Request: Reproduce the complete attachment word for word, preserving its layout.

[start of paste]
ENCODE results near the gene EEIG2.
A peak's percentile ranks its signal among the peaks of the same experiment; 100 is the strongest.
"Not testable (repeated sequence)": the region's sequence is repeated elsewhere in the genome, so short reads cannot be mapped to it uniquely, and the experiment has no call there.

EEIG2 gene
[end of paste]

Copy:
ENCODE results near the gene EEIG2.
A peak's percentile ranks its signal among the peaks of the same experiment; 100 is the strongest.
"Not testable (repeated sequence)": the region's sequence is repeated elsewhere in the genome, so short reads cannot be mapped to it uniquely, and the experiment has no call there.

EEIG2 gene